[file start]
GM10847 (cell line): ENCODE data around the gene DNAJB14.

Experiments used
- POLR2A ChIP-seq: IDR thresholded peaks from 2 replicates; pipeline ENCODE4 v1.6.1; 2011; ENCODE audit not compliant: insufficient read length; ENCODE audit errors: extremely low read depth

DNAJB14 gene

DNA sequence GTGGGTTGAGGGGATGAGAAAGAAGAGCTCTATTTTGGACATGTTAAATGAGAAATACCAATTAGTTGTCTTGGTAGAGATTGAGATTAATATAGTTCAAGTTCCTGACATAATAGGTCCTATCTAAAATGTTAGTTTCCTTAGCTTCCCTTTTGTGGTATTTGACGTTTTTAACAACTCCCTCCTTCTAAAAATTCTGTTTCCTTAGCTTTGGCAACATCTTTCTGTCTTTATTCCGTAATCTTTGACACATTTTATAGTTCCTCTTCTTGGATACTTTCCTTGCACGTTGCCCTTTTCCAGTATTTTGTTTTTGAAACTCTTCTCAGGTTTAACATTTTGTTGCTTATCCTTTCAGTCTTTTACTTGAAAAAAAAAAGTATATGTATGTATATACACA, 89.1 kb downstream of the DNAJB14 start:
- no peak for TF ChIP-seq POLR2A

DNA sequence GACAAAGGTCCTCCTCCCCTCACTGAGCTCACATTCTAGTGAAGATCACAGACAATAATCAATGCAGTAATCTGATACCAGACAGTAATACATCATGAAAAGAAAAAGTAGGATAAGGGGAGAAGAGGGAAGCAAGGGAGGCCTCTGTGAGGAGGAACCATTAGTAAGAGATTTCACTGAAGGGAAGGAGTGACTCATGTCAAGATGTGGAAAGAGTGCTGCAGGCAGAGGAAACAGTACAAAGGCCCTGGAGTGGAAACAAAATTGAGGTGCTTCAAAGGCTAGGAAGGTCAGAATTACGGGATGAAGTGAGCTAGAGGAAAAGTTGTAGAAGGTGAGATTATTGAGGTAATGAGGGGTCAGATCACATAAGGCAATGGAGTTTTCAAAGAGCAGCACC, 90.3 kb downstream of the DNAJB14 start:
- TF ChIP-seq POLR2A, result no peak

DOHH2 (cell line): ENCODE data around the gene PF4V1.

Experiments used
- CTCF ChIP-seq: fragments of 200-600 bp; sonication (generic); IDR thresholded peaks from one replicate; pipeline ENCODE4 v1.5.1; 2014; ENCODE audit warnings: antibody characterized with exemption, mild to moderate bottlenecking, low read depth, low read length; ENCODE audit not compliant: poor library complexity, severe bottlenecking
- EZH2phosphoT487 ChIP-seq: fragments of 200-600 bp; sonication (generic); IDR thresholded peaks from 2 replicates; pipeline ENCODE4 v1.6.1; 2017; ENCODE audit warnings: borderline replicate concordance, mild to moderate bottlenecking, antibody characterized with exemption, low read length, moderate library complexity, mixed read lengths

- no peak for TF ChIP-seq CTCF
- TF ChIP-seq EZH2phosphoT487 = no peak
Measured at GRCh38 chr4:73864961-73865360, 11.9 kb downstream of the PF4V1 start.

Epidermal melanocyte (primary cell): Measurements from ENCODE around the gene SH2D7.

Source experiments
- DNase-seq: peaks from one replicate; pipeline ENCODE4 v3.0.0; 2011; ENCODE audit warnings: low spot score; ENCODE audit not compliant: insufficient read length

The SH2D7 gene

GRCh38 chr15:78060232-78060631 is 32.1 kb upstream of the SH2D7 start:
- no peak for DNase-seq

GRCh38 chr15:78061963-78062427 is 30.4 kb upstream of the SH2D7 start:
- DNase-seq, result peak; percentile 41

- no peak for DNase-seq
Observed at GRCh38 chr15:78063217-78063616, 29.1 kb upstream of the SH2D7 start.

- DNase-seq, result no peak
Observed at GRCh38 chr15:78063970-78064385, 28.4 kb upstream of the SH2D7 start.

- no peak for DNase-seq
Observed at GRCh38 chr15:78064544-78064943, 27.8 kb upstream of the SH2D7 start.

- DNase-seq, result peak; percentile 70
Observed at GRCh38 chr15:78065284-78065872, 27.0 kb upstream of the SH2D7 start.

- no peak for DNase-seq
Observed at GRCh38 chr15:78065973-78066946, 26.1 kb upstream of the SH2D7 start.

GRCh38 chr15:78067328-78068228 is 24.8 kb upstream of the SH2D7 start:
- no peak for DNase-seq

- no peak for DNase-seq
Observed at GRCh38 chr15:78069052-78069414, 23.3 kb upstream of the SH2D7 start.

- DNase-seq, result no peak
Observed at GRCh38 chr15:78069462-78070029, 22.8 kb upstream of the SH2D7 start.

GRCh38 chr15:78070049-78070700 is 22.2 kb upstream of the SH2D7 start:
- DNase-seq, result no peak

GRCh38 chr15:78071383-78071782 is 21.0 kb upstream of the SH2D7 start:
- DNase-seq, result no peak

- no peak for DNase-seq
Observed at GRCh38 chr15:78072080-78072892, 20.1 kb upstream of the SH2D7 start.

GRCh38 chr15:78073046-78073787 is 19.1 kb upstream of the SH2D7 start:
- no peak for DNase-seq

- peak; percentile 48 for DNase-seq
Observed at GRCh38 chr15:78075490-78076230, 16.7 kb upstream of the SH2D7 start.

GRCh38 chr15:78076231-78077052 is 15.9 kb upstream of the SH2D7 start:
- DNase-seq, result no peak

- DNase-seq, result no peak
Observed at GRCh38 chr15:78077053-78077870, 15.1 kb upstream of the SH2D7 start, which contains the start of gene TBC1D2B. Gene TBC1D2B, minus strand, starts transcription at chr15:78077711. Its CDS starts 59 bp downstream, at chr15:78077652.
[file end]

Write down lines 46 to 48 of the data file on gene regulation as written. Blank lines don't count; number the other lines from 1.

GRCh38 chr15:78073046-78073787 is 19.1 kb upstream of the SH2D7 start:
- no peak for DNase-seq

- peak; percentile 48 for DNase-seq